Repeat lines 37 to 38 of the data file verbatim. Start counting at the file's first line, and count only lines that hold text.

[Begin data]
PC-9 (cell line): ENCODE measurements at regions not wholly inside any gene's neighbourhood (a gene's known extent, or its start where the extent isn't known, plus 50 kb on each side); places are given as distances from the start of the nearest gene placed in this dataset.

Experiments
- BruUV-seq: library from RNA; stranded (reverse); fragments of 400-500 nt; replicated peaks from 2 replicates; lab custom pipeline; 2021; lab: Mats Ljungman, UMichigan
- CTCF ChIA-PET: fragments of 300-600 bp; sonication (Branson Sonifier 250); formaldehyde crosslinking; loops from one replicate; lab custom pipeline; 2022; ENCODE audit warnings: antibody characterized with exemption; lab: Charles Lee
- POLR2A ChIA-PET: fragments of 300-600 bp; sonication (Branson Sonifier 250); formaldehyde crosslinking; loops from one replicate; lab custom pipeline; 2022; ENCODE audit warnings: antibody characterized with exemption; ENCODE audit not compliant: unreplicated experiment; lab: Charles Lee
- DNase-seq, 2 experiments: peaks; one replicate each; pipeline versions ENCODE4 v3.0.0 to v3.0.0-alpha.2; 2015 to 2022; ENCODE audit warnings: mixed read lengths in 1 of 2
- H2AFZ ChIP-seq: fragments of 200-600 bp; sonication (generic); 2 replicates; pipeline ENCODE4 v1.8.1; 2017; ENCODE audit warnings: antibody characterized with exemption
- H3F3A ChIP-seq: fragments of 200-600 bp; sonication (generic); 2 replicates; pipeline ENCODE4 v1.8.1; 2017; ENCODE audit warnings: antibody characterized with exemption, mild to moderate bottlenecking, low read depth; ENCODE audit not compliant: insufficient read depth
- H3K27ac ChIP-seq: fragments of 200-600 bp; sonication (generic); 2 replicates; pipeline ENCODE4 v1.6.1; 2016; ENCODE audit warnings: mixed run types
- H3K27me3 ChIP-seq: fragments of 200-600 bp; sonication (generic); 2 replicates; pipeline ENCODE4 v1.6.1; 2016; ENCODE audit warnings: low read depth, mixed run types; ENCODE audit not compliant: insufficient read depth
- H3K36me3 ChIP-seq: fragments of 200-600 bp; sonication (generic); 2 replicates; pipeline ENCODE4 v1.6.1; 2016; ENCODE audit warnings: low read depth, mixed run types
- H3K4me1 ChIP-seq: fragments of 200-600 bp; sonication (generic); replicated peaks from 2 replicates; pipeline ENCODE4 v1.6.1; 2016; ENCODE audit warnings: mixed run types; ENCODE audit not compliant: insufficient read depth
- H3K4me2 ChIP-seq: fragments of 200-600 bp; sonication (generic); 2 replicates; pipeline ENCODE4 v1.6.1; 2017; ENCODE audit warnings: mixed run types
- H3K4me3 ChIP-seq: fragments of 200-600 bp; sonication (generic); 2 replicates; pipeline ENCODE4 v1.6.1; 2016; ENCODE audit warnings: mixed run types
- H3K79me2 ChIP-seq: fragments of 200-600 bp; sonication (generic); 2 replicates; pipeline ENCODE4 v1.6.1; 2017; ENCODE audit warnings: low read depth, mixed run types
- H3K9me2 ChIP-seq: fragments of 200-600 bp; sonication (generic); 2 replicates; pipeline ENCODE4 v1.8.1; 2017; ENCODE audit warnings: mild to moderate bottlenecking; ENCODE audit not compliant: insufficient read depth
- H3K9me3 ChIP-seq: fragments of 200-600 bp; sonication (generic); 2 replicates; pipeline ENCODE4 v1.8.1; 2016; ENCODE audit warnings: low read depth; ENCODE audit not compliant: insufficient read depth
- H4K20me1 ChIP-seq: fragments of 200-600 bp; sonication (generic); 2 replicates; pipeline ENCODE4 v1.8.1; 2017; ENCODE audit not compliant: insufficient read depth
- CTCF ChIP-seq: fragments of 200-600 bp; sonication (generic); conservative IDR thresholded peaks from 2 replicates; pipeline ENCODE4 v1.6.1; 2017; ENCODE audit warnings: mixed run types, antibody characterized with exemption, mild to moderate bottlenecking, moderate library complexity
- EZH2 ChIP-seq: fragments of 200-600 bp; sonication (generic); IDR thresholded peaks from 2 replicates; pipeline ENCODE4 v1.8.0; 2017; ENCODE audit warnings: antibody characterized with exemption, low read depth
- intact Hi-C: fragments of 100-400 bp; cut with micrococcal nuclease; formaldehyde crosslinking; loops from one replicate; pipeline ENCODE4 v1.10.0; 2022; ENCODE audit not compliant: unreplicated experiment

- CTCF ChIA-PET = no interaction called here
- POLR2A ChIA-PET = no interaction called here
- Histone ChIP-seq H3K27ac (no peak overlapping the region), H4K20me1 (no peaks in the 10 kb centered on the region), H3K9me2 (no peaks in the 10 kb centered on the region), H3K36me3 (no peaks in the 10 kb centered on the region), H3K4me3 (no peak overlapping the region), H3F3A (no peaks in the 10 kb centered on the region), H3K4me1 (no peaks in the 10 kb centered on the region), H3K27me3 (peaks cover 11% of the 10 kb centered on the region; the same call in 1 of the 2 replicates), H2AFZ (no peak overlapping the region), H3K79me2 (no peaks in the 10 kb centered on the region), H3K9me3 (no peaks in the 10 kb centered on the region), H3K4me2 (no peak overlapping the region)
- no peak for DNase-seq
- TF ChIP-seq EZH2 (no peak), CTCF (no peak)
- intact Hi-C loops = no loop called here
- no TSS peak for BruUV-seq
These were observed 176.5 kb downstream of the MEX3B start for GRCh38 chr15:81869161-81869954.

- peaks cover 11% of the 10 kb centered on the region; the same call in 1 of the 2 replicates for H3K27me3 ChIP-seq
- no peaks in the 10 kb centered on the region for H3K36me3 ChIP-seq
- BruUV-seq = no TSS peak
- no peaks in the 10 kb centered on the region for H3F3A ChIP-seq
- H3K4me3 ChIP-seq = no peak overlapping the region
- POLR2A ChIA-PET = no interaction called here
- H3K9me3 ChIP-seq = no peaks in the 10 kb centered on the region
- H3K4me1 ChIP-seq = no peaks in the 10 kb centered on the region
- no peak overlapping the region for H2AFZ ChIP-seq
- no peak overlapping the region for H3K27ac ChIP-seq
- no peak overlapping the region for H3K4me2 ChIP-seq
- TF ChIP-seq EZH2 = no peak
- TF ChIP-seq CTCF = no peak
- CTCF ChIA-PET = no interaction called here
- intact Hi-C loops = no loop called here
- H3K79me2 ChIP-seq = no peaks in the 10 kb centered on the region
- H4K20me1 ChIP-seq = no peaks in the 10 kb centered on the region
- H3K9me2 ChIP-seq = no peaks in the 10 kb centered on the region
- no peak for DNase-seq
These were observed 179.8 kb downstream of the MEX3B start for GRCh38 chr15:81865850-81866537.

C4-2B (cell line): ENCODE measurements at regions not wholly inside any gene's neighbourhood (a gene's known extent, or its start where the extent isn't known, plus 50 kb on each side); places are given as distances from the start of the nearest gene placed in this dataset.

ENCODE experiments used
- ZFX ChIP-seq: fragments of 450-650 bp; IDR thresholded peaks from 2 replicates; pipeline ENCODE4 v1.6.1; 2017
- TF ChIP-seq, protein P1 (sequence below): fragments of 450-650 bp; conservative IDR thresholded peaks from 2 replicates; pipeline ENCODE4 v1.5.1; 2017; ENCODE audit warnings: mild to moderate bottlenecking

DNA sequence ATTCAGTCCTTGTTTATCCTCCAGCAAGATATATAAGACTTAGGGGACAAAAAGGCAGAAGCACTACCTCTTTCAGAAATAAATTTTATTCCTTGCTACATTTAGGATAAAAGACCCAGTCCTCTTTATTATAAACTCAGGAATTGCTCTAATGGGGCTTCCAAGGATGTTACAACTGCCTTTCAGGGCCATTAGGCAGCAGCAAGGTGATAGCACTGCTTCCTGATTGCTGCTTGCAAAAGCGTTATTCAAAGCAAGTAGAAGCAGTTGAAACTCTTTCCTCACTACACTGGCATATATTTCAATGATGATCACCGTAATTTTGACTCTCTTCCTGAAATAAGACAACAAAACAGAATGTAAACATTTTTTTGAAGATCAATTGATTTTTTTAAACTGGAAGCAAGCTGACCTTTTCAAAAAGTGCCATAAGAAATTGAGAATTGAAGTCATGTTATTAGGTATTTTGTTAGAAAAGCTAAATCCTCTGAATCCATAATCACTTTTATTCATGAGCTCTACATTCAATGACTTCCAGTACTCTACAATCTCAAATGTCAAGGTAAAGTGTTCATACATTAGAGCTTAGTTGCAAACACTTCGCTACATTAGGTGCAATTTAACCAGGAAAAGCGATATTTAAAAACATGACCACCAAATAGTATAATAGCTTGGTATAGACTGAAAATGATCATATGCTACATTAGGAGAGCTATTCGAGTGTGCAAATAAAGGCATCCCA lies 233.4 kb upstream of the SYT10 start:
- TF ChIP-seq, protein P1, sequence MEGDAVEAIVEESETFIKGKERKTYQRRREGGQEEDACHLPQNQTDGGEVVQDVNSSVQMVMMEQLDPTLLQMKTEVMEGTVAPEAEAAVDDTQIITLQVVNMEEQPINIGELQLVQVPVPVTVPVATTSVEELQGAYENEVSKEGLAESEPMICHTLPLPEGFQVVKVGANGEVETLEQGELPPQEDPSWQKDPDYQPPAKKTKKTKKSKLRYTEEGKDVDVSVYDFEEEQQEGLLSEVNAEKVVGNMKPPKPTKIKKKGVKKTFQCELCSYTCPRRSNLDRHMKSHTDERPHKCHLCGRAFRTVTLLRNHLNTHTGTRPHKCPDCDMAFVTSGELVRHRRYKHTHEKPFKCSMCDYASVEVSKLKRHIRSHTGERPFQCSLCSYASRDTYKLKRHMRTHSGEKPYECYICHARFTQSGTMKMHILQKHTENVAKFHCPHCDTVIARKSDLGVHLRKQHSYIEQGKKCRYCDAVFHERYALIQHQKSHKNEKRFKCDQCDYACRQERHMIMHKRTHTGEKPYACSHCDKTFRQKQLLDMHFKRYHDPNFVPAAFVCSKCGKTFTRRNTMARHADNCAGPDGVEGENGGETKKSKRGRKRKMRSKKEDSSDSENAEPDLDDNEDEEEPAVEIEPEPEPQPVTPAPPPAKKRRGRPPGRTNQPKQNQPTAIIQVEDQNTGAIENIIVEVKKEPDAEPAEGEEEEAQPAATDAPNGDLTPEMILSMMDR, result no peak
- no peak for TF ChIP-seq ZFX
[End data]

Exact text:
- H3K4me1 ChIP-seq = no peaks in the 10 kb centered on the region
- no peak overlapping the region for H2AFZ ChIP-seq